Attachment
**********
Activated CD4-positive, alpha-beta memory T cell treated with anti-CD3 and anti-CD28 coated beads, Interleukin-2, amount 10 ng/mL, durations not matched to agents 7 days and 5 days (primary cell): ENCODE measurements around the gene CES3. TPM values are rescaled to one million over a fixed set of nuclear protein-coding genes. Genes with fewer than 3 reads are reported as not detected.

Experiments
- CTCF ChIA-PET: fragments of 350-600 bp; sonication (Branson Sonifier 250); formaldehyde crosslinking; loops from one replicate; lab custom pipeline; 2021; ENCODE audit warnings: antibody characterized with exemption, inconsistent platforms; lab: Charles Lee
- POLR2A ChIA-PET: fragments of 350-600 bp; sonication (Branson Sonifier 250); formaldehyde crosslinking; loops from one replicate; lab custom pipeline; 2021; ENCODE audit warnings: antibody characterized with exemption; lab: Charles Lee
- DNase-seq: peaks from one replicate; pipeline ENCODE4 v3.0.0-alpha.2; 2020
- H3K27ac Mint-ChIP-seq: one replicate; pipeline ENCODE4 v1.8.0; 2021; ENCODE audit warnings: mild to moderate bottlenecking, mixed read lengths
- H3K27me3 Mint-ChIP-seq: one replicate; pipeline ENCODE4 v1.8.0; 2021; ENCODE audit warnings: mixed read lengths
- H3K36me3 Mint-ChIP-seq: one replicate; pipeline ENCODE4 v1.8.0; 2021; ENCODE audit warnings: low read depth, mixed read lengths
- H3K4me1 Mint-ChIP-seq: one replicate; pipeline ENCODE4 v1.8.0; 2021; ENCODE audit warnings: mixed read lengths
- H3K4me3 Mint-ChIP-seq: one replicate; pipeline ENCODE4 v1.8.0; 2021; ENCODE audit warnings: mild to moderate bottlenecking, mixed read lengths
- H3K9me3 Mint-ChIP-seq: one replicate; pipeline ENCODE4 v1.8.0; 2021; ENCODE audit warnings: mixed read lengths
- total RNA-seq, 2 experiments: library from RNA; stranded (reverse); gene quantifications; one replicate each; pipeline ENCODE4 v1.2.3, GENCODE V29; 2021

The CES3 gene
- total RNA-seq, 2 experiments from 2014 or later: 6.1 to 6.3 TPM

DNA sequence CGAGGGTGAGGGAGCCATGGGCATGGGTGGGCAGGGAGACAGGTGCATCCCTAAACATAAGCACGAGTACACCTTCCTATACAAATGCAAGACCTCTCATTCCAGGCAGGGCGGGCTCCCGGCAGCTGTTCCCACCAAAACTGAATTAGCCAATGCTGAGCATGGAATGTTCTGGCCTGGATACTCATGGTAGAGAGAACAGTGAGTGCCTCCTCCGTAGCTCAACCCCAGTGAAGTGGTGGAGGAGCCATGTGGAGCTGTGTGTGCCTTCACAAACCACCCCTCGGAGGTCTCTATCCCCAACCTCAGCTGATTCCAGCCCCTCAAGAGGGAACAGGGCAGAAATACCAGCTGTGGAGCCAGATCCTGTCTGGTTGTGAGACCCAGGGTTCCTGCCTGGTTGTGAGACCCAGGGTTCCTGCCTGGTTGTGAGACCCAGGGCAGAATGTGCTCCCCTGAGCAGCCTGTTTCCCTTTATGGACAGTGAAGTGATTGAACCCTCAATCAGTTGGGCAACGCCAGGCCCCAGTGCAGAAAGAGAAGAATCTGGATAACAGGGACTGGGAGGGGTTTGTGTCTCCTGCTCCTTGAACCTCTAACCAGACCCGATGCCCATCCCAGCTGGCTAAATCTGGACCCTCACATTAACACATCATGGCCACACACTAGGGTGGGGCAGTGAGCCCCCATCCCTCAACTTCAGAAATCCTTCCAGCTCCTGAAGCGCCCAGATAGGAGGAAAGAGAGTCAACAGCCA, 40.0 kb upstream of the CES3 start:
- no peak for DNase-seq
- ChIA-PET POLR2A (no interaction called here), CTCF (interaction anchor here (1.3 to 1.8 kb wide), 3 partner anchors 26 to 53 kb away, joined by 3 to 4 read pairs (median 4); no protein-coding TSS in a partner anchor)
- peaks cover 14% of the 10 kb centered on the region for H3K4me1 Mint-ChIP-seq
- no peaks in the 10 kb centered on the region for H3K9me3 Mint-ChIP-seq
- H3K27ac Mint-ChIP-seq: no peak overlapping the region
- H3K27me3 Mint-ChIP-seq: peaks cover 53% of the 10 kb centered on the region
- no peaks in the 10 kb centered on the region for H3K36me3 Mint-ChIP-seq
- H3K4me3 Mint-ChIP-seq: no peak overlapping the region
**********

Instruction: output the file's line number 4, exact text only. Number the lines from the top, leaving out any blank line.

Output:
- POLR2A ChIA-PET: fragments of 350-600 bp; sonication (Branson Sonifier 250); formaldehyde crosslinking; loops from one replicate; lab custom pipeline; 2021; ENCODE audit warnings: antibody characterized with exemption; lab: Charles Lee